“Over the past year, however, dancehall has been dutty wining its way back into the worldwide consciousness. Diplo, long in debt to dancehall’s digital rhythms, brought them to an even wider audience as Major Lazer. Last year, Lazer’s track ‘Lean On’ became the most streamed single of all time, albeit one that’s since been given the dubious title of ‘tropical pop’. Then came Justin Bieber’s mega-hit ‘Sorry’, which teamed a skeletal dancehall beat with pure pop and was accompanied by dancehall moves in the dancing video. Never one to be left out, Drake openly drew on dancehall throughout Views From The Six. Dancehall talent Assassin, meanwhile, made his mark both on Kanye’s Yeezus and, more recently, Kendrick Lamar’s To Pimp A Butterfly.”
• A video about voice in the music of Kanye West:
“Another signal of A Rainbow in Curved Air’s lasting importance is the way in which Riley’s innovations as a performer-composer changed American classical music. The composer-led ensembles centered around Steve Reich and Philip Glass are hard to imagine without Riley’s example (as well as that of Young’s). In his autobiography, the composer John Adams—one of the most frequently performed American composers of the present-day—recalls first encountering the ‘congenial hippie spirit’ of Riley’s music. Along with the rest of the early-minimalist catalog, the simple fact of this aesthetic’s existence suggested to Adams that the pleasure principle had been invited back into the listening experience.'”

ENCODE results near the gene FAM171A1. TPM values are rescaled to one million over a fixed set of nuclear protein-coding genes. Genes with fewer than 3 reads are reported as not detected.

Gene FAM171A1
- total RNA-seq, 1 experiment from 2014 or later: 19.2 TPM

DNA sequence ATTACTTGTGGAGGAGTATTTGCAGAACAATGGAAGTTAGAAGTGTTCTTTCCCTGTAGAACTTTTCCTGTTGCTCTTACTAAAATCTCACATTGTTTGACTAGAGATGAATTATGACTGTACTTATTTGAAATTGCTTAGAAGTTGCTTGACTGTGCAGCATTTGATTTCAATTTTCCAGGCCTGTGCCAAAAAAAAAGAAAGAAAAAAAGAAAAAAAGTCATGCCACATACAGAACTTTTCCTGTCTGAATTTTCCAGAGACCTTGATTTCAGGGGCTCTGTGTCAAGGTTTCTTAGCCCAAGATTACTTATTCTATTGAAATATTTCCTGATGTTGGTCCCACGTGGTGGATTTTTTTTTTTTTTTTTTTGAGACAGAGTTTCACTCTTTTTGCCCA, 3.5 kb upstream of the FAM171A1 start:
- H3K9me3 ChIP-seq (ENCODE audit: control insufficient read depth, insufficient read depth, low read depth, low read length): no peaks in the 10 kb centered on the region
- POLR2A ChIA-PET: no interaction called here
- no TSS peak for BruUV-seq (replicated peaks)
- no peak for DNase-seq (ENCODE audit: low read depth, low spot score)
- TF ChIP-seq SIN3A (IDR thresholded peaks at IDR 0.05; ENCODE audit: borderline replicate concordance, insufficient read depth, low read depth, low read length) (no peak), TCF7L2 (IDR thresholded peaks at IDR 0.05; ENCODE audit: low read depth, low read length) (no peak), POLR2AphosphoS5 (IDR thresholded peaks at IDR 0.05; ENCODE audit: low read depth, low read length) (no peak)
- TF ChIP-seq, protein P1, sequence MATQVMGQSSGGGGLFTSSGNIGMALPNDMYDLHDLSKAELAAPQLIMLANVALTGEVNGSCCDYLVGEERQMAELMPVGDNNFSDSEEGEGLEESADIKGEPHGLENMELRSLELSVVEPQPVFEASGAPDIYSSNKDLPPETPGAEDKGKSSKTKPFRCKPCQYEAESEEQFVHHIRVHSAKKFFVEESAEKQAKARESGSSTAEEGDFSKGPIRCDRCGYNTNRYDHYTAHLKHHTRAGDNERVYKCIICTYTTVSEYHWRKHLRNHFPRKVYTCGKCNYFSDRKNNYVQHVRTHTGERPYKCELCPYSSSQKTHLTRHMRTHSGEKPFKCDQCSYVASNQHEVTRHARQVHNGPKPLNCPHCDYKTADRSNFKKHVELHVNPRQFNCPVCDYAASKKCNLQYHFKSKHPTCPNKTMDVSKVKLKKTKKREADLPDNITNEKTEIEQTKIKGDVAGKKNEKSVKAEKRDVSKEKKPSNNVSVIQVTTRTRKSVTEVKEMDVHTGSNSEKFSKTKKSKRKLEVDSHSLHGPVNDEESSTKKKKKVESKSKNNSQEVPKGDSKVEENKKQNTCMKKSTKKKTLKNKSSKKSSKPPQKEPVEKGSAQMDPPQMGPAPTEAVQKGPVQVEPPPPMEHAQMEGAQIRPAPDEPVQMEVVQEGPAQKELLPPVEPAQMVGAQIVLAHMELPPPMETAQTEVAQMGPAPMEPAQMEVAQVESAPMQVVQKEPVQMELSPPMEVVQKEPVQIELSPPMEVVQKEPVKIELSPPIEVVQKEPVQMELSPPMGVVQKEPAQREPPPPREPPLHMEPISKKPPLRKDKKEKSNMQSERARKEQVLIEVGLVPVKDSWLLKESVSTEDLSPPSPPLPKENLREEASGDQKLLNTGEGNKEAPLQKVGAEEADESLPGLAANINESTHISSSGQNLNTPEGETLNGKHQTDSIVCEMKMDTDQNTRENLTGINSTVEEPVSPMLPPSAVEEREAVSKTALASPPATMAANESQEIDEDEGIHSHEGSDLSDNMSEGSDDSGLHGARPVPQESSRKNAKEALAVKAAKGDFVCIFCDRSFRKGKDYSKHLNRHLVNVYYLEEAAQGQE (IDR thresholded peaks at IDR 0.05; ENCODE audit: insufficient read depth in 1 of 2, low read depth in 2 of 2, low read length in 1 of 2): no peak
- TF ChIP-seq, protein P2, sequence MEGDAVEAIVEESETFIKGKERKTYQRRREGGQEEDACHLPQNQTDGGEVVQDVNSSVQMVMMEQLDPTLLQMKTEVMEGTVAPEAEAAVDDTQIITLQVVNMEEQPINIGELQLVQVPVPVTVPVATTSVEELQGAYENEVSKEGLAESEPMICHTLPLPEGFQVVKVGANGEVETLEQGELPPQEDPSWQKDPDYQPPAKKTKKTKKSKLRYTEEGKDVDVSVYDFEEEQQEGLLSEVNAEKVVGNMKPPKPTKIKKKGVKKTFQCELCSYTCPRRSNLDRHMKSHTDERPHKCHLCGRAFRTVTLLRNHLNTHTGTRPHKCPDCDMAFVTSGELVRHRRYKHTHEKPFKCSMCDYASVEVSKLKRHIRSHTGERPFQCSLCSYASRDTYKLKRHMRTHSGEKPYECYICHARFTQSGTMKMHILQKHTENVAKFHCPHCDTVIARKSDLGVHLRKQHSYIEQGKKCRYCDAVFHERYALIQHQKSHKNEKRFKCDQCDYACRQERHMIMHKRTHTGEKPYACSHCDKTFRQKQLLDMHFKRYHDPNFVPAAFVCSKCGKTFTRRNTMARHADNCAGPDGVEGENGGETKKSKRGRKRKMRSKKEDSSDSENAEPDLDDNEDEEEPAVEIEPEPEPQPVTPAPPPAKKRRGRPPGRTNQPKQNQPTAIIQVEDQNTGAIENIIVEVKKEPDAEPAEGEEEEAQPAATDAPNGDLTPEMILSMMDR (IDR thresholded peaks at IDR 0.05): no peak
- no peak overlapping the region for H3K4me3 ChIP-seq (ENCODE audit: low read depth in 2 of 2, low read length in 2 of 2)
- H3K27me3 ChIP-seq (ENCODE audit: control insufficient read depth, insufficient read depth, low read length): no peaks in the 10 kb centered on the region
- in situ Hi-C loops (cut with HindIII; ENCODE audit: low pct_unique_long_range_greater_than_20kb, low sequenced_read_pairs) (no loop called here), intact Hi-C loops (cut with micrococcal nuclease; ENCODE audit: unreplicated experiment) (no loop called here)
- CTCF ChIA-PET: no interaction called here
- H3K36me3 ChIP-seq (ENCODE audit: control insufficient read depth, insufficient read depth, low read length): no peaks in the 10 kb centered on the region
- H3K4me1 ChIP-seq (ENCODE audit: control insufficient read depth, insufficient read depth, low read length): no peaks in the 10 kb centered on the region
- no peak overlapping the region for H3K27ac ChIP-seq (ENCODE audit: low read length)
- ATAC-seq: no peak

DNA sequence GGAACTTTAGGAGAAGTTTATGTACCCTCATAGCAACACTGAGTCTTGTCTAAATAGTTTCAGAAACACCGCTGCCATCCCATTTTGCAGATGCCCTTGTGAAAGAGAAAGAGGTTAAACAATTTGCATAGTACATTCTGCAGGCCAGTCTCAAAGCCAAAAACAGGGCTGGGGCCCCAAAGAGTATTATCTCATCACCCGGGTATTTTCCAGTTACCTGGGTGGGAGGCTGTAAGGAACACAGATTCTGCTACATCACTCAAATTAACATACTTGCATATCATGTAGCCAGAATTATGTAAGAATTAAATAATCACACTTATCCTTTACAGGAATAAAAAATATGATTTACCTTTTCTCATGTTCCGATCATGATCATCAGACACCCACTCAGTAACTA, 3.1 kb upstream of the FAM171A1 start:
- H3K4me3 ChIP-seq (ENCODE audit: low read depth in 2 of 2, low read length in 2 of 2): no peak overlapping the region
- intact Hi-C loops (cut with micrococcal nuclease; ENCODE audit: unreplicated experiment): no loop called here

“You can drown in the sewage water of our time’s creativity. The capability to select is important, and the urge for it. The reduction to a minimum, the ability to reduce fractions–that was the strength of all great composers” (114).
“Reduction certainly doesn’t mean simplification, but it is the way–at least in an ideal scenario–to the most intense concentration on the essence of things. In the compositional process I have always to find this nucleus first from which the work will eventually emerge” (116-117).
“The compositional task is to find the appropriate system for the gesture” (117).
– The Cambridge Companion to Arvo Pärt (2012, Andrew Shenton, ed.)
“In music we start with the parts and adduce the whole” (87).
“We try to isolate the critical frequencies, ask the right questions, and never gain knowledge or truth…So formalism doesn’t do answers because answers, would conclude the endless dance of inquiries that keeps the work alive” (88).
“So formalism begins with an instantaneous sense of alien, patterned complexity. We stand before a work of art with no hope of understanding it and no choice but to try. We reenact the primal cosmopolitan moment–the first time a human being stood face to face with a stranger from a strange place with a strange language, ‘sizing things up’ without a dictionary” (89).